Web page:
Date: August 29, 2023
By: Daniel G. Teleoaca – Marine Chief Engineer
When it comes to the complex machinery that powers maritime transport, every component plays a vital role. One such component that often goes unnoticed but is crucial for the smooth operation of a vessel is the stern tube lubricating oil system. This intricate system ensures the longevity and efficient functioning of a vessel’s propulsion system, making it an indispensable element of maritime engineering.
The stern tube, which is oil lubricated, serves as a bearing support for the propeller shaft and is sealed at both ends with lip seals, and the shaft is supported by two bearings situated between the seals. Seals are installed at the stern tube’s outer and inner ends. The seals at the stern tube’s aft end prevent water from entering and oil from escaping out to sea. Seals at the forward end of the stern tube keep oil from flowing into the machinery space.
Understanding the Stern Tube Lubricating Oil System
Lubrication for the stern tube (tail shaft) serves to discharge waste heat from the shaft, reduce friction in the shaft bearings and seals, and provide corrosion prevention. At the same time, the oil maintains pressure equilibrium at the seals and determined by the size and specified draught of the vessel, the lubrication oil system is supplied as a loss system with gravity tank or as a circulation system with circulation pump.
In case of smaller systems with only minor variations in the specified draught, the oil-filled chamber between the outer and inner seals is connected to a tank above the water line and as a result, there is a static pressure inside the chamber. The pressure is somewhat higher than that of the surrounding saltwater, preventing seawater infiltration into the vessel. Oil is delivered to both the radial seal ring and the bearings at the same time. The waste heat is removed by free convection via the oil and water in the tank through which the stern tube travels and the bearing temperature is determined solely by external stimuli with this sort of loss lubrication. Two gravity tanks are arranged at separate heights if necessary to prevent major pressure changes at the ship’s seals with two distinctly different draughts.
The forward seal has, in general, two sealing rings and oil pressure for the seal is supplied by two pumps. One of the pumps operates as the duty pump and the other pump is selected as the standby pump, which will be started automatically should the duty pump fail to maintain the LO pressure. The pumps are selected at the local pump selector switch for OFF/STANDBY/RUN. The pumps take suction from the stern tube LO sump tank via suction filters and deliver the oil under pressure to the space between the two sealing rings. The aftermost sealing ring seals the lubricating oil in the stern tube bearing and both sealing rings face outwards (aft). The oil outlet pipe is connected to the top of the seal housing and the oil flows back to the stern tube LO sump tank via the return line which is fitted with a sight glass which allows the oil flow to be monitored.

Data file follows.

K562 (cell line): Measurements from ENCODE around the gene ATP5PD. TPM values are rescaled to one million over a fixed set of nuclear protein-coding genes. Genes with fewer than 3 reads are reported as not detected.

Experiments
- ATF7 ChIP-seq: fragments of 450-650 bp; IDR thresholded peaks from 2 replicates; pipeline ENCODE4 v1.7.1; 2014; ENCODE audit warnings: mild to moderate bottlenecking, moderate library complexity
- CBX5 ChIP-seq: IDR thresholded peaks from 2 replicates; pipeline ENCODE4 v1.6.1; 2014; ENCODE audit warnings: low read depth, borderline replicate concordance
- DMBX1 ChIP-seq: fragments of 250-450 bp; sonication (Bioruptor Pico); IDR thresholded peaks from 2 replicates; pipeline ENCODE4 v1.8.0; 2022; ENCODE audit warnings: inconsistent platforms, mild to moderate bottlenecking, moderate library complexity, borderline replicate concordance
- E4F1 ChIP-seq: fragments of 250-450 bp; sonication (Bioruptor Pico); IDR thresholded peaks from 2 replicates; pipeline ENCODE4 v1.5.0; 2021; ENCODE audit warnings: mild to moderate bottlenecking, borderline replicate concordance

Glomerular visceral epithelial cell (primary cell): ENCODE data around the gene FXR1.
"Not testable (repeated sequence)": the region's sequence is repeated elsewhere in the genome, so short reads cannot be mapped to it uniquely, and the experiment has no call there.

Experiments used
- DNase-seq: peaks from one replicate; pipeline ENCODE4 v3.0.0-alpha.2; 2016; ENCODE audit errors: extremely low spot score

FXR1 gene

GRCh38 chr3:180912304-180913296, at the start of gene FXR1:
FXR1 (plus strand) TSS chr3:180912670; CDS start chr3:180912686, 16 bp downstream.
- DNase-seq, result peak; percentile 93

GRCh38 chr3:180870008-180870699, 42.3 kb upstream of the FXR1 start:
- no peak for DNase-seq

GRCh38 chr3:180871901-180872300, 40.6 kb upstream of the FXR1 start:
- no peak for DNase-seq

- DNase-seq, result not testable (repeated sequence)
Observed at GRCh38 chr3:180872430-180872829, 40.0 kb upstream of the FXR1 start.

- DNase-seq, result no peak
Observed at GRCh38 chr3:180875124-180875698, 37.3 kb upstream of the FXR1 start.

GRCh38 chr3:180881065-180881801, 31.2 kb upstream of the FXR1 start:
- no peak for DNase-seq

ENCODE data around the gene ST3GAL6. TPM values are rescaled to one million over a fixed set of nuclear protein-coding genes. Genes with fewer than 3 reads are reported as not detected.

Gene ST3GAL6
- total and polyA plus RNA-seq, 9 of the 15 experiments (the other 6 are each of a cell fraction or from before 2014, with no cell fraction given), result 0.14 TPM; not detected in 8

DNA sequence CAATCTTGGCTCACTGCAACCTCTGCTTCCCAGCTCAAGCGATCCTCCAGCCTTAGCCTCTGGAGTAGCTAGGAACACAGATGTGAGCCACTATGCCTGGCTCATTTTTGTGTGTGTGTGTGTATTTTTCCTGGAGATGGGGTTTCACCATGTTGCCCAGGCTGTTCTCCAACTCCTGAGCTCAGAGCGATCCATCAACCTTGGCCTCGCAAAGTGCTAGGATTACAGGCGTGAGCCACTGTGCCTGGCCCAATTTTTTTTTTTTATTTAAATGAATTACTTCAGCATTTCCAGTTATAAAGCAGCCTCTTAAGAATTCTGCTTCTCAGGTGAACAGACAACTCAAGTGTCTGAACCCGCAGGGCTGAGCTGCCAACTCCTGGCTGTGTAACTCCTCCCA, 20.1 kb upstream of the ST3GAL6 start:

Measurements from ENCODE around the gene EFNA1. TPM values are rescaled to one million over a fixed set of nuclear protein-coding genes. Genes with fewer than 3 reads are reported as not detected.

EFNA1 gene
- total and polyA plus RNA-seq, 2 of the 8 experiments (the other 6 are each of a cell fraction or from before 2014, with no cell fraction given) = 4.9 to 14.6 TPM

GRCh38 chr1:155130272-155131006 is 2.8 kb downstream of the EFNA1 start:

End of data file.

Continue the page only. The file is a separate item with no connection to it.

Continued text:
The aft seal consists, usually, of three parts:
- Four rubber lip sealing rings.
- The metal housing which carries the lip sealing rings.
- A chrome steel liner which rotates with the propeller shaft.
The aftermost sealing ring is No.1 seal ring and this faces outwards (aft), as does No.2 sealing ring. No.3 and No.3S sealing rings face inwards (forward). No.3S sealing ring is a backup sealing ring and can be brought into operation should No.3 sealing ring become damaged. In the event of No.3 sealing ring becoming damaged the valves on the oil lines to the space between No.3 and No.3S sealing rings are closed. The oil supply for the aft seal and the stern tube bearings comes from the stern tube aft seal and LO line pump, which takes suction from the stern tube LO sump tank.
Oil is supplied to the after seal and the stern tube bearings and the system gravity tank ensures that the correct oil pressure is applied to the aft seals. The gravity tank is fitted with a level alarm and the oil supply line to the space between No.3 and No.3S sealing rings is equipped with a sight glass, so that oil flowing to the space can be monitored. There is also a sight glass on the oil supply line for the space between No.2 and No.3 sealing rings and on the supply line to the stern tube bearing.
Challenges and Maintenance
Failure of the after seal rings can result in sea water entering the stern tube and lubricating oil can also leak into the sea if the after seal rings fail. The space between No.2 and No.3 sealing rings is connected to the lower header tank and this space contains oil but the oil is not circulating. In the event of the after seal rings failing sea water will enter the space between No.2 ring and No.3 ring and this water will find its way into the LO header tank.
If No.3 sealing ring fails, oil will leak from the bearing into the space between No.2 and No.3 rings. This oil will flow to the lower header tank and the level will rise. The header tank has a level alarm and if this is activated it indicates leakage of water past the No.1 and No.2 sealing rings or oil past No.3 sealing ring. If No.3 sealing ring fails the valves which connect with the space between No.3 and No.3S rings must be closed and No.3S ring will then act to seal the stern tube bearing.